May 2008
Volume 49, Issue 13
ARVO Annual Meeting Abstract  |   May 2008
Treatment of Glaucoma Patients With Insufficient Intraocular Pressure Control: A Survey of German Ophthalmologists in Private Practice
Author Affiliations & Notes
  • C. K. Vorwerk
    Dept of Ophthalmology, Otto von Guericke University, Magdeburg, Germany
  • U. Thelen
    Private Practice, Munster, Germany
  • F. Kimmich
    Eyecons, Pfinztal, Germany
  • P. Buchholz
    Allergan Europe, Ettlingen, Germany
  • Footnotes
    Commercial Relationships  C.K. Vorwerk, None; U. Thelen, None; F. Kimmich, None; P. Buchholz, Allergan, Inc, E.
  • Footnotes
    Support  None.
Investigative Ophthalmology & Visual Science May 2008, Vol.49, 5446. doi:
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      C. K. Vorwerk, U. Thelen, F. Kimmich, P. Buchholz; Treatment of Glaucoma Patients With Insufficient Intraocular Pressure Control: A Survey of German Ophthalmologists in Private Practice. Invest. Ophthalmol. Vis. Sci. 2008;49(13):5446.

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      © ARVO (1962-2015); The Authors (2016-present)

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Purpose: : Medical management of intraocular pressure (IOP) is the primary treatment strategy for glaucoma, but is of limited success for many patients. We conducted a survey of difficult-to-treat patients with ocular hypertension (OH) and glaucoma in Germany. A standardized questionnaire was used to evaluate if the new findings from different epidemiological studies (AGIS, OHTS, EMGT, etc.) related to diagnosis, therapy and follow-up of patients with OH, primary open-angle glaucoma (POAG) and other types of glaucoma are already established in glaucoma practice.

Methods: : A questionnaire was given to ophthalmologists in private practice in Germany and data including treatment difficulty, target IOP, number and type of medications used, 2 most recent IOP readings, and optic nerve head and visual field observations were collected from patients who exhibited unsatisfactory progress with IOP-lowering pharmacotherapy.

Results: : Of the 853 patients analyzed, POAG was the diagnosis for 67.1%. Target IOP levels had been determined for 95.5% of patients, and not achieving the target pressure was identified as a treatment difficulty for 81.0% of patients. Of patients on monotherapy, β-blockers were prescribed most often (42.3%). For all diagnoses, 53.3% of patients were treated with 2 or more agents as either fixed or non-fixed combinations. The non-fixed combination of a prostaglandin and CAI was the most frequently prescribed dual therapy (19.2%). Mean actual (treated) IOP for all patients was 20.3 ± 4.3 mmHg, mean target IOP was 16.6 ± 2.3mmHg. Actual (treated) IOP values followed a normal distribution (maximum: 20 mmHg). The most frequent target IOP value chosen by the participants of the survey was 18 mmHg (358 eyes). Disease severity was influencing the choice of target IOP: mean target IOP for patients with OH (n = 110) was 18.5 ± 2.0 mmHg whereas the mean target IOP for patients with glaucomatous optic nerve head and visual field damage (n = 437) was 16.4 ± 2.4 mmHg. Non-compliance was identified as a cause of unsatisfactory IOP-lowering in 26.8% of all patients.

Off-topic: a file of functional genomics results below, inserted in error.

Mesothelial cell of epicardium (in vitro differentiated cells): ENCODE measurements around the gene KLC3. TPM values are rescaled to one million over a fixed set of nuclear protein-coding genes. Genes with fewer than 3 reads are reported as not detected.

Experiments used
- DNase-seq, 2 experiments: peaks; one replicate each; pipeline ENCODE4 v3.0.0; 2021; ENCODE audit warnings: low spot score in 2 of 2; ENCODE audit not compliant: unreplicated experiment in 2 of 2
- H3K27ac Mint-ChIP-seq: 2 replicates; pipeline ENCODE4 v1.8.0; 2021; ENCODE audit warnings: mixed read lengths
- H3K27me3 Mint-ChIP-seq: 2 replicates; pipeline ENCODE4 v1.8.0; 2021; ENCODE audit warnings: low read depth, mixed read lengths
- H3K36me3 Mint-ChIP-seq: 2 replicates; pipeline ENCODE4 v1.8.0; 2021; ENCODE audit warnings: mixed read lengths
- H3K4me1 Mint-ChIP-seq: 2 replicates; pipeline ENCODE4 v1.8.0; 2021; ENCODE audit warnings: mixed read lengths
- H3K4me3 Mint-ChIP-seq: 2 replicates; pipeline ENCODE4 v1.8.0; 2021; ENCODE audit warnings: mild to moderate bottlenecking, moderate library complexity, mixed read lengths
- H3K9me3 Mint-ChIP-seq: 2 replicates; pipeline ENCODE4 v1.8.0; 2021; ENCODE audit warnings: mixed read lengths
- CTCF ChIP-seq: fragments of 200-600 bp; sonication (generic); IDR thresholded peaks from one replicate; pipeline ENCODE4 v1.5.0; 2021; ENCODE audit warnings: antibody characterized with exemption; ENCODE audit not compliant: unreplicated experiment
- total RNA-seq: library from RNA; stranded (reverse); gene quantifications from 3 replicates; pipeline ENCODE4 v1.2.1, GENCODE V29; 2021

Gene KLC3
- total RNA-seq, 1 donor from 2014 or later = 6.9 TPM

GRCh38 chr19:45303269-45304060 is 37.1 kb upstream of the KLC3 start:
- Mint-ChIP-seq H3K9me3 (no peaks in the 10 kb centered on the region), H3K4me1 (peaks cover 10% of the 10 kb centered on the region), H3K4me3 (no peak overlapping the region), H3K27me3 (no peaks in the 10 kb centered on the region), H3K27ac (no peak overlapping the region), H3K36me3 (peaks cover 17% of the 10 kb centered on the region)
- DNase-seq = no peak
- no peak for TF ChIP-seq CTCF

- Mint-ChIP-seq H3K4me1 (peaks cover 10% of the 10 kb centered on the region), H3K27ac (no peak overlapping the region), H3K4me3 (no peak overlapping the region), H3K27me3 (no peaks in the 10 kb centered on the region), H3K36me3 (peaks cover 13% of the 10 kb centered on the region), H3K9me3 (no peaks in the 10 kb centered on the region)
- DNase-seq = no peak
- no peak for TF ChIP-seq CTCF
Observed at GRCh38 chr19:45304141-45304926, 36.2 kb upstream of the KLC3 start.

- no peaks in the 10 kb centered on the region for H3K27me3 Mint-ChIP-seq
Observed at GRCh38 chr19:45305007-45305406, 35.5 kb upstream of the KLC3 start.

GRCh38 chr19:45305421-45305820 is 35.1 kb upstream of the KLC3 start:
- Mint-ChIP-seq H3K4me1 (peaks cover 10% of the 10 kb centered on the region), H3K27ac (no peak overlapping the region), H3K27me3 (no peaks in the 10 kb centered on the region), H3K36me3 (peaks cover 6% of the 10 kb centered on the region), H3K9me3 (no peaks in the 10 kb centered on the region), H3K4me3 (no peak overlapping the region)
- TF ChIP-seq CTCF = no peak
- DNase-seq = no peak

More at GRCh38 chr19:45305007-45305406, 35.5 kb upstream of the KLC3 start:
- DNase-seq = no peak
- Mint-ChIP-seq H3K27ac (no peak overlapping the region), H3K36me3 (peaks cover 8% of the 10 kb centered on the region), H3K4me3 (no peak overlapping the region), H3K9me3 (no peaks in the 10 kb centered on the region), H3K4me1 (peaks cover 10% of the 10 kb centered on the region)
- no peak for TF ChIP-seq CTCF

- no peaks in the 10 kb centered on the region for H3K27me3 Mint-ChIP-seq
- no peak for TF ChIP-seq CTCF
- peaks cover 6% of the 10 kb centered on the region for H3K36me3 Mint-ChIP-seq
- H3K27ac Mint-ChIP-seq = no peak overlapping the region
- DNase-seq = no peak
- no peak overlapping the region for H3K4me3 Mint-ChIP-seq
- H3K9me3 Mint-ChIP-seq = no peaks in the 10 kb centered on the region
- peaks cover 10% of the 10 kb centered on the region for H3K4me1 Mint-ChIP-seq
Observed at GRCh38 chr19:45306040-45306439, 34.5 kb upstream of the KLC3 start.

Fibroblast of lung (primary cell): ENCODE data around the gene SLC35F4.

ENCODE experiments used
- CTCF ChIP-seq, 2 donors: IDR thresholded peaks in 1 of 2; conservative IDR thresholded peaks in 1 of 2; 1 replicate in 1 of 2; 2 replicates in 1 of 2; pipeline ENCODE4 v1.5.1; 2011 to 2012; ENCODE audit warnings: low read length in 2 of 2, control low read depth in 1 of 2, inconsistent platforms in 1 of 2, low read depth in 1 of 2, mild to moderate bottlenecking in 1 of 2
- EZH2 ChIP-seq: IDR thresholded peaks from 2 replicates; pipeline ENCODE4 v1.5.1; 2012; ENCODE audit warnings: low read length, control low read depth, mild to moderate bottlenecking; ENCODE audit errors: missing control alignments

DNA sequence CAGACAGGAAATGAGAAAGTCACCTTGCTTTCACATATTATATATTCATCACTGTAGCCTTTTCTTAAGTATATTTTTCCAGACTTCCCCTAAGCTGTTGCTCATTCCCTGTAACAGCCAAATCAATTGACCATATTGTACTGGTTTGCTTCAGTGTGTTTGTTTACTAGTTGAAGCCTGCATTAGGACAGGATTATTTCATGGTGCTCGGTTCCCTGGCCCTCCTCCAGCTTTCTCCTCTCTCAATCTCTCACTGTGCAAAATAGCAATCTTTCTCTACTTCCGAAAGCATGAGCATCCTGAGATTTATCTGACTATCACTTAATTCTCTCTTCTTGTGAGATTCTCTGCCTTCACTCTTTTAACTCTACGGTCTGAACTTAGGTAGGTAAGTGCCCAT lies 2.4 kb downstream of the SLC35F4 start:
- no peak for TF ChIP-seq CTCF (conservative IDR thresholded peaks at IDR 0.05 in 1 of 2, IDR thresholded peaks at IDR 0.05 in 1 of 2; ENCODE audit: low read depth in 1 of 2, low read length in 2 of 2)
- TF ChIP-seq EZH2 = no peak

Conclusions: : Treatment alterations are necessary to achieve sufficient IOP control in some patients, and more aggressive therapies including fixed-combination preparations may improve efficacy and compliance.

Keywords: clinical (human) or epidemiologic studies: outcomes/complications 

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